September 27, 2012


Johann Friedrich Fasch: Orchestral Works, Volume 3—Ouvertures in D and F; Recorder Concerto in F; Concerto in D; Lute Concerto in D minor; Konzertsatz in F. Tempesta di Mare—Philadelphia Baroque Orchestra. Chaconne/Chandos. $18.99.

Haydn: Piano Sonatas, Volume 4—Nos. 30, 38 and 40; Variations in F minor. Jean-Efflam Bavouzet, piano. Chandos. $18.99.

Handel: Opera Arias. Karina Gauvin, soprano; Arion Orchestre Baroque conducted by Alexander Weimann. ATMA Classique. $16.99.

Kaj-Erik Gustafsson: Missa Brevis for accordion; Ahti Sonninen: Hymns of Zion for cello and accordion; Tapio Nevanlinna: Hug; Petri Makkonen: Chorale prelude; Haydn: Sonata No. VII from “The Seven Last Words of Christ on the Cross”; Mozart: Adagio in B minor, KV 540. Matti Rantanen, accordion; Marko Ylönen, cello. SibaRecords. $18.99 (SACD).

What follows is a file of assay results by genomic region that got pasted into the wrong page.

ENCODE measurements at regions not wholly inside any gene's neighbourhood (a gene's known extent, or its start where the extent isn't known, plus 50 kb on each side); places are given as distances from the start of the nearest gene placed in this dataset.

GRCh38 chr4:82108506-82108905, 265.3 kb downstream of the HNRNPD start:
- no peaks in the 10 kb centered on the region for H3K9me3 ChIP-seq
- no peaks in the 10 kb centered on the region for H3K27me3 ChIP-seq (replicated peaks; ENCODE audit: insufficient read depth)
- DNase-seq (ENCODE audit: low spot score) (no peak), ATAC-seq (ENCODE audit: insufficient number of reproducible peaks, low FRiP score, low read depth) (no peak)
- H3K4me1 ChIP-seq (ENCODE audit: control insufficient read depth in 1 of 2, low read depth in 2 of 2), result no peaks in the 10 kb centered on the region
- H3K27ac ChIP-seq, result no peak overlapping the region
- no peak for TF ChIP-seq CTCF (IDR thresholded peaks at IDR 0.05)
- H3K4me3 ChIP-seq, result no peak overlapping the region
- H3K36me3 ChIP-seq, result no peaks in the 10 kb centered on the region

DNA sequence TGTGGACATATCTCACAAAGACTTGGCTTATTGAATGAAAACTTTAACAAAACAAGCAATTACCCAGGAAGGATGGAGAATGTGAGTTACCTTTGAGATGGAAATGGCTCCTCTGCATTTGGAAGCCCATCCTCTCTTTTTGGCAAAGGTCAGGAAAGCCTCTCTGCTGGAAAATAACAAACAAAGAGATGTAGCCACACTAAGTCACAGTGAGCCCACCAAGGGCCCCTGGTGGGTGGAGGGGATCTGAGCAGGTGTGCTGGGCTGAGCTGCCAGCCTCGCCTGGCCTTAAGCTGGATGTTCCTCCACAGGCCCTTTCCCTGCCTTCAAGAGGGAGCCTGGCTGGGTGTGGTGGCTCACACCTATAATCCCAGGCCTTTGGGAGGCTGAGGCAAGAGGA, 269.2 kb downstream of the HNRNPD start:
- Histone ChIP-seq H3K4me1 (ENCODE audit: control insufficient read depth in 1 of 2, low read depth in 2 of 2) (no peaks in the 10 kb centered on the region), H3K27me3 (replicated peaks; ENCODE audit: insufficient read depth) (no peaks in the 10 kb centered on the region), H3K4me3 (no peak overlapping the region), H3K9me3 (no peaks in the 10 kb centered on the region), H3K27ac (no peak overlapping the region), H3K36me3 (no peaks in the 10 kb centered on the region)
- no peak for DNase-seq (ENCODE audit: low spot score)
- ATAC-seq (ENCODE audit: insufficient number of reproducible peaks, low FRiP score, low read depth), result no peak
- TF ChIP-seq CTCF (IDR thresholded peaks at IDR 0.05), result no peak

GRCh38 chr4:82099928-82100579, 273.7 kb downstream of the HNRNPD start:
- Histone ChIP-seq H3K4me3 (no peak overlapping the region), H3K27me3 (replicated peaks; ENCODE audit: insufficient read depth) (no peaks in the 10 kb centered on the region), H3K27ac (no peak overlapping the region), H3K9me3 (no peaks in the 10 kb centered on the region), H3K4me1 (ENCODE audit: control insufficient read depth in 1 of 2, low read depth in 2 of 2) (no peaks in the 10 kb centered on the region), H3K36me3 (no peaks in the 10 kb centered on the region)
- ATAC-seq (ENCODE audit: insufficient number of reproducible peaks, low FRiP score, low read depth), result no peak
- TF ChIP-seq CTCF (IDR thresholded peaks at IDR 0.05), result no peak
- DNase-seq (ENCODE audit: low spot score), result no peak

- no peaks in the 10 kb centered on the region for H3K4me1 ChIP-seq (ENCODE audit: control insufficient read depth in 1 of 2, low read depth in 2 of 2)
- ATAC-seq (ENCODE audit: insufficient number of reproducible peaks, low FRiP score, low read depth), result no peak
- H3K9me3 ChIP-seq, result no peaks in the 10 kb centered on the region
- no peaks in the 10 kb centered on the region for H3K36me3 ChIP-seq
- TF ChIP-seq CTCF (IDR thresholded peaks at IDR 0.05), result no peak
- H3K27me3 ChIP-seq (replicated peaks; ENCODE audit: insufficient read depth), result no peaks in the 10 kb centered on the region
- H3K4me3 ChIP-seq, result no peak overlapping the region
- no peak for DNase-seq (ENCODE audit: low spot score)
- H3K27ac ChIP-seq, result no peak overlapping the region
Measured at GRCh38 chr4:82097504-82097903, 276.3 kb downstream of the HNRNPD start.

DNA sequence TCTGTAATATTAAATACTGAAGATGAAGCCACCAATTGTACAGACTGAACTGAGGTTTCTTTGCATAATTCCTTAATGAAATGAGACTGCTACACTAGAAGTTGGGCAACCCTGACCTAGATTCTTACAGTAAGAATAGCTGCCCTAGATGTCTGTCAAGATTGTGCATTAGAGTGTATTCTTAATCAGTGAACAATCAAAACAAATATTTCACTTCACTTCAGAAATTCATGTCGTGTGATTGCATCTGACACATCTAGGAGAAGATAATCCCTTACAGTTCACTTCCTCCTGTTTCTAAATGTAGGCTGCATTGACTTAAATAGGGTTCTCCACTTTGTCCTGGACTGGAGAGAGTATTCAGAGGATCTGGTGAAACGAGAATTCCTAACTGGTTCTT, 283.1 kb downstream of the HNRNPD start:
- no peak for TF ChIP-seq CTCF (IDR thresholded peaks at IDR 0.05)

There are many ways of looking in a rearview mirror in terms of classical compositions.  One involves exploring centuries-old music that has fallen out of favor or is otherwise unfamiliar today.  That is what the excellent-sounding but rather awkwardly named Tempesta di Mare—Philadelphia Baroque Orchestra is doing in its series of recordings of orchestral works by Johann Friedrich Fasch (1688-1758).  On the latest disc, the piece called a concerto and the two labeled “ouverture” more closely resemble Classical-era symphonies (early ones) than they do Vivaldi-style virtuoso concertos.  The Vivaldian approach is clearer in the concertos for recorder and lute, with the latter being especially interesting for its effective use of a minor key.  Fasch was highly respected in his time – notably by Bach, who owned copies of six Fasch orchestral suites and arranged a Fasch piano trio for organ.  But Fasch’s music is quite unlike that of Bach or Vivaldi.  Those Baroque composers favored a certain austerity in style and a general coolness in themes and organization, exemplified above all by the fugue.  Not so Fasch, whose music starts to move away from the Baroque model toward the Classical, with greater thematic development and frequently more interesting orchestral color than is generally found in the Baroque.  All the works here, including a brief Konzertsatz that ends the disc, are solid and well-constructed, elegantly and carefully crafted, and all flow very well.  Except for the recorder and lute concertos, all these works are world première recordings: for all its popularity in its time, Fasch’s music is almost unknown today.